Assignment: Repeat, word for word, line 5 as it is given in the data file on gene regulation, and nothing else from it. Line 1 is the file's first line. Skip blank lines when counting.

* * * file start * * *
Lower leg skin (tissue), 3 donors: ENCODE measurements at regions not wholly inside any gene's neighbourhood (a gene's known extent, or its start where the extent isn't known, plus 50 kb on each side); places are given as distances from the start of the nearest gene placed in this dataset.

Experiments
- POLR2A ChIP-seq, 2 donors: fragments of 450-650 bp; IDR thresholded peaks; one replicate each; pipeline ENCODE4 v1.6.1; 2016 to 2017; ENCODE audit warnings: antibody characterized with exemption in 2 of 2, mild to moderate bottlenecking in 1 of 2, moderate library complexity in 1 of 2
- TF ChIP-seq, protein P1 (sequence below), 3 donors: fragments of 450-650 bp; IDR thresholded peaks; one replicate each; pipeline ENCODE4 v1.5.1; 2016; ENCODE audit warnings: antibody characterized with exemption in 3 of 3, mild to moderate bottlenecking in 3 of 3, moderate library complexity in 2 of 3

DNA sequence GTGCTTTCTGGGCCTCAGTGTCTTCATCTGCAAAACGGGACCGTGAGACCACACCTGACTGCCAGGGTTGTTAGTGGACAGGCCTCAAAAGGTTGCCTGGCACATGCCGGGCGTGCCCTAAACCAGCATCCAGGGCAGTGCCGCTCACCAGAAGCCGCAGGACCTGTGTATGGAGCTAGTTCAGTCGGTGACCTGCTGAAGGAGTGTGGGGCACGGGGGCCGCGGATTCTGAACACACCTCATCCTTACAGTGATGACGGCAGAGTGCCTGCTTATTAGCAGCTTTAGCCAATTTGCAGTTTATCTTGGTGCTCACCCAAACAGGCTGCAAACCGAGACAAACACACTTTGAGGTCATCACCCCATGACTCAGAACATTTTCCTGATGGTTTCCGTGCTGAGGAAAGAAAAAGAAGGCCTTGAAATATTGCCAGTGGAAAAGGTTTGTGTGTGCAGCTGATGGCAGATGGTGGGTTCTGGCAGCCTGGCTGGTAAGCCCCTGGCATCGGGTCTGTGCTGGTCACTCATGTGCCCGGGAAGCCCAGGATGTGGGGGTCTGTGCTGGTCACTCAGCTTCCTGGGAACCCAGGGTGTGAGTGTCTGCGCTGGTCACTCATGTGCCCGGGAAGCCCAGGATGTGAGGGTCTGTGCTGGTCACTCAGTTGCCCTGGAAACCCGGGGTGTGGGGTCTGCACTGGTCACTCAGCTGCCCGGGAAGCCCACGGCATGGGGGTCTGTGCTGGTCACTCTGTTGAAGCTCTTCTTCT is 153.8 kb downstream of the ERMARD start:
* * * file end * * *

DNA sequence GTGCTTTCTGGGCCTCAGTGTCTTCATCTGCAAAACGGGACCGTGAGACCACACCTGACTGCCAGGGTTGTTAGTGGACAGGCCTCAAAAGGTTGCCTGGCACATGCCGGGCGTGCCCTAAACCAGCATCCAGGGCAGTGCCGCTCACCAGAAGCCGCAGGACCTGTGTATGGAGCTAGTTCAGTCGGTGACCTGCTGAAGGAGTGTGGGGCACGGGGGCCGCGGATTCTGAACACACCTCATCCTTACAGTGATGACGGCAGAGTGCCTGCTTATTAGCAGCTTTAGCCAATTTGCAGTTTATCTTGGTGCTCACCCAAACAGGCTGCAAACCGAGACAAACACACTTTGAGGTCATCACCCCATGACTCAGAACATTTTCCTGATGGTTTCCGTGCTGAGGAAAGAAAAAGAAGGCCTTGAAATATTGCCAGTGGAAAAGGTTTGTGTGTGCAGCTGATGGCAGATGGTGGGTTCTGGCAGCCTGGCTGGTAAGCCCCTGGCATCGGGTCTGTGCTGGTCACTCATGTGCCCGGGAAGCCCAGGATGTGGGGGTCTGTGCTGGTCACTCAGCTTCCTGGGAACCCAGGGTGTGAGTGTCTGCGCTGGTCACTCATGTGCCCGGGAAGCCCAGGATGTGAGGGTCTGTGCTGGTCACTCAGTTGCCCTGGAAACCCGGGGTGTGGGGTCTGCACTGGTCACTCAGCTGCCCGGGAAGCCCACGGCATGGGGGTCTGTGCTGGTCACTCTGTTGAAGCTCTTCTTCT is 153.8 kb downstream of the ERMARD start: